Bears Ears Area Starter Kit
A pair of distinctive, towering buttes stand against beautiful scenery. We call them "Bears Ears." With the help of local expertise, respectfully explore ancestral cliff dwellings and massive natural bridges in a fascinating desert ecosystem.
A pair of towering, distant buttes stand against beautiful scenery. The twin buttes are so distinctive that in each of the native languages of the region their name is the same: Hoon'Naqvut, Shash Jáa, Kwiyagatu Nukavachi, Ansh An Lashokdiwe, or in English: Bears Ears. (Your best view of the Bears Ears occurs on the third day of this itinerary, but they are not a primary destination.)
Bears Ears National Monument covers a broad expanse of red rock, juniper forests, high plateau, cultural, historic and prehistoric legacy that includes an abundance of early human and Native American historical artifacts left behind by early Clovis people, then later Ancestral Puebloans, Fremont culture and others. The Navajo Nation, Ute Mountain Ute Tribe, Hopi Nation and other tribes have close, contemporary connections to the land.
Perhaps many road trips have covered the distance between Moab and Monument Valley without realizing what’s out there. While the designation of Bears Ears has started to change that, southeastern Utah remains a remote and little-understood place.
Two units of Bears Ears, Indian Creek and Shash Jaa, provide a glimpse into the diverse lands that stretch across the southeastern corner of Utah, in the famed Four Corners region of the United States. You'll visit ancestral cliff dwellings, examine the desert ecosystem, stand beneath gargantuan natural bridges and interact with the communities of locals and Native cultures that call it all home.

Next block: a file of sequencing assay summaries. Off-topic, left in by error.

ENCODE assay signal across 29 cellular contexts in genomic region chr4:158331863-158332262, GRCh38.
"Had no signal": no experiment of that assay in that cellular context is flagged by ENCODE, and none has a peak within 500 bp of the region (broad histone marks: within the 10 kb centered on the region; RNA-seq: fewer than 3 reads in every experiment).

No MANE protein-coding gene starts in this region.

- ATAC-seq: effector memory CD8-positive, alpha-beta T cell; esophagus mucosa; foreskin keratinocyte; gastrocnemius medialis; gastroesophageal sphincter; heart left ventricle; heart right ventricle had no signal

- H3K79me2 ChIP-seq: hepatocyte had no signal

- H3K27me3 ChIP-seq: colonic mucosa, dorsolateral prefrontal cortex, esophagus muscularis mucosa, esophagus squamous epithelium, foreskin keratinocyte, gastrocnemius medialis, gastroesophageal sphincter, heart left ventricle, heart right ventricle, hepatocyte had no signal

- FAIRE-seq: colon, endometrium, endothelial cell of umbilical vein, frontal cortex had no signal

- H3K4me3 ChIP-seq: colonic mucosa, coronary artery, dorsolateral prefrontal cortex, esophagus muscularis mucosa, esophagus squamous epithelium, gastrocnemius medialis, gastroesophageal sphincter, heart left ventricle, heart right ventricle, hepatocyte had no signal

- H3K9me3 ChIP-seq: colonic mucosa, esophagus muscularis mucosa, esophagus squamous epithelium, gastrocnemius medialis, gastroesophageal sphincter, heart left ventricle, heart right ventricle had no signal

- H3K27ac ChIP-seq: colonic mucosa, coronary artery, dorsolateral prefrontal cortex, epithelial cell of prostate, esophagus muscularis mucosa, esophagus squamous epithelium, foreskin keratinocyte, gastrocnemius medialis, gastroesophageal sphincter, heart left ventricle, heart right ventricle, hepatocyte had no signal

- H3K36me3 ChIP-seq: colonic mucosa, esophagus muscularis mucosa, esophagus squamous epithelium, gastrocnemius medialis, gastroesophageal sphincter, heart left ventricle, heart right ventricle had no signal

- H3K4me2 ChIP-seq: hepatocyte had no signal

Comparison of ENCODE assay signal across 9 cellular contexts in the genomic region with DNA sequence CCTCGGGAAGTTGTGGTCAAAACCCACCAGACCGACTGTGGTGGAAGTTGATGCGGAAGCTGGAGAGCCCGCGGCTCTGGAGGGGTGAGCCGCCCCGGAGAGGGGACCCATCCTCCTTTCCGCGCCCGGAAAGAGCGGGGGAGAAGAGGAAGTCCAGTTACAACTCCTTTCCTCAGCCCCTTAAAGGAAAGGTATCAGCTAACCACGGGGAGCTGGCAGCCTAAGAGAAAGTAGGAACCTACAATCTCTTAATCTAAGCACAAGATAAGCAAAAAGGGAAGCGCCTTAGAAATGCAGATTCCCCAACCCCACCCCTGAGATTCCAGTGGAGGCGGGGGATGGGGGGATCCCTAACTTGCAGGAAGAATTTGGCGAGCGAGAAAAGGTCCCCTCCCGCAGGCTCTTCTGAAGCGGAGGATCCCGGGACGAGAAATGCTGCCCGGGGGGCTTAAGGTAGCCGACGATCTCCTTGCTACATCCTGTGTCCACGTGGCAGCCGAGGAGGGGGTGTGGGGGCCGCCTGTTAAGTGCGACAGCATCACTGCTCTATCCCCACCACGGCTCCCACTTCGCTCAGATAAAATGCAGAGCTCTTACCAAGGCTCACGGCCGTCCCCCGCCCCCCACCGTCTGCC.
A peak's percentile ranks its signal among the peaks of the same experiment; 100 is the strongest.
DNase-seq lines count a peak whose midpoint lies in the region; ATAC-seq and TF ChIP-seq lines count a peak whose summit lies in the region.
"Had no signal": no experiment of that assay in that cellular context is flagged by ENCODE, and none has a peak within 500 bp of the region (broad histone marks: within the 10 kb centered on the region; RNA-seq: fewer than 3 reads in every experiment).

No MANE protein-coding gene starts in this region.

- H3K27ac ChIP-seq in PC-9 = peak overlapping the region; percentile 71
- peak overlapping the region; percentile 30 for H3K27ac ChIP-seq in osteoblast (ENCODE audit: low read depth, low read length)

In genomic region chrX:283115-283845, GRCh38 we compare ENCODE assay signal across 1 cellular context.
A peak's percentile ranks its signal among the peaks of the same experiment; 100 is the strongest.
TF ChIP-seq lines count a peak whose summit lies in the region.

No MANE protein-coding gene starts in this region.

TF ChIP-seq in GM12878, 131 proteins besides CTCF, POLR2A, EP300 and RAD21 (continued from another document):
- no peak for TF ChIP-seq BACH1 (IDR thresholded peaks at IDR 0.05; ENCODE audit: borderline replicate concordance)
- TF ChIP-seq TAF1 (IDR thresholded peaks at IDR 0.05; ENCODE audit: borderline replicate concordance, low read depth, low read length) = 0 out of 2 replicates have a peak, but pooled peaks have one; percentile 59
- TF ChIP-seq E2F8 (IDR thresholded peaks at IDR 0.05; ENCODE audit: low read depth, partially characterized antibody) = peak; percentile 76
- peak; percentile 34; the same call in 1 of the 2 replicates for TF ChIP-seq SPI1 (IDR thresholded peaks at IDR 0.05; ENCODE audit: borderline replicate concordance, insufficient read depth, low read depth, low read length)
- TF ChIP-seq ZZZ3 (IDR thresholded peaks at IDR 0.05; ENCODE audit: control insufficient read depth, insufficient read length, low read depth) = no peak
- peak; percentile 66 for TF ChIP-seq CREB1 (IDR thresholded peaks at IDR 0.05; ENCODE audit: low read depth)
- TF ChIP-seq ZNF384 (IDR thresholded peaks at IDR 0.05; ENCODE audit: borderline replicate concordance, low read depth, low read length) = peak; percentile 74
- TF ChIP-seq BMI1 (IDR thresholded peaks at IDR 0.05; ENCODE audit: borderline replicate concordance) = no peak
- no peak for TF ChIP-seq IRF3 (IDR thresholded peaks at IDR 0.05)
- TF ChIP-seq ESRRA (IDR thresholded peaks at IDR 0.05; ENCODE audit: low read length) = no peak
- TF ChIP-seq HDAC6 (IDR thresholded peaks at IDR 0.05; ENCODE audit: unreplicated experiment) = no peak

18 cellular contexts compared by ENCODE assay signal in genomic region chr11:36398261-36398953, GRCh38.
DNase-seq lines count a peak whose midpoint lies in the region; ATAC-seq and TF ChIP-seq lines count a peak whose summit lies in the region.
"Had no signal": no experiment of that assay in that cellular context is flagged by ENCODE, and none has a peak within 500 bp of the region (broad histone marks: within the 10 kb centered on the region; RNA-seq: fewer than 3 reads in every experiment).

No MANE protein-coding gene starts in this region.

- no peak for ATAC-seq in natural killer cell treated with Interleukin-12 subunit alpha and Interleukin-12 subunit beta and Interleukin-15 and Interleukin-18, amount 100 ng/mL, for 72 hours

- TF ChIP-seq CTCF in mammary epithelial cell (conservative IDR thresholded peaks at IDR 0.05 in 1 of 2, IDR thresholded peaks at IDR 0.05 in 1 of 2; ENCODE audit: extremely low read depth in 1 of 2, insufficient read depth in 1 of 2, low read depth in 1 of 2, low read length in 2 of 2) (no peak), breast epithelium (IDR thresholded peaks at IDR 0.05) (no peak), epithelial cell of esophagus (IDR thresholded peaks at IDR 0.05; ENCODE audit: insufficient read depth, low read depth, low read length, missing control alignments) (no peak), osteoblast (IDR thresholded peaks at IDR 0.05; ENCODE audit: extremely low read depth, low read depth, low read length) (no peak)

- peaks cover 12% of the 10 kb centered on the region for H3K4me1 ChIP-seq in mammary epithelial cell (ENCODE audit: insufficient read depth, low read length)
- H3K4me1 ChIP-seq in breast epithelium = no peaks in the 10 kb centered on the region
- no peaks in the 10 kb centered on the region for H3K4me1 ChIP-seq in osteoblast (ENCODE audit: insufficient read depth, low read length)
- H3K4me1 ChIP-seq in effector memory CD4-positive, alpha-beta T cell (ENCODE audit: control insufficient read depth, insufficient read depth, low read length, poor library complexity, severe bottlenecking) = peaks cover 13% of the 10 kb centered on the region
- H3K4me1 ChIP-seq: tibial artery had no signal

Much of Bears Ears National Monument is remote and requires a combination of wayfinding skills and a high-clearance vehicle to access — or the savvy of a well-prepared backpacker. Much of Bears Ears is fragile, too. Travelers to any of the thousands of ancestral sites, including cliff dwellings and kivas, testaments to astonishing architectural prowess and strong prehistoric communities, should visit with extreme care and observe the land's Respect and Protect principles. Appreciate from afar. Examine potsherds, arrowheads and other fragments of past cultures with awe, but leave in the places where you find them. Note the imprint of some ancient thumb in the adobe mortar, but leave no trace of your own.
No matter its designation, no matter how you say it, Bears Ears combines profound human past with distinctive and sacred lands. You could lose yourself for days out here, but your Bears Ears Area Starter Kit introduces you to the experiences, places, history and people that give definition to these fascinating lands.
Bluff Fort Historic Site
When you visit this area, you’ll really get a feeling for what life was like as a pioneer. You can walk around the original Bluff Fort, that has been rebuilt and restored through the efforts of the local organization, the Hole in the Rock Foundation.
Greater Cedar Mesa
The Cedar Mesa area encompasses up to 1.9 million acres and is home to more than 100,000 archaeological sites. For adventurers with a love of solitude, archaeology and geographic beauty, this area has it all.
Canyonlands National Park
Horseshoe Canyon is a remote section of Canyonlands National Park that was added in 1972. Formerly known as Barrier Canyon, this area is home to some of the most impressive rock art created by the ancient Barrier Culture.
Monument Valley Guided Jeep Tours
Butte after butte and mesas upon mesas are calling your name. The Valley Drive in the Monument Valley Navajo Tribal Park is just the road for you to heed their calls.
Muley Point Overlook
One of San Juan County’s hidden gems, the Muley Point Overlook has sweeping vistas to the south and includes clear views of the canyons below at sunrise and sunset.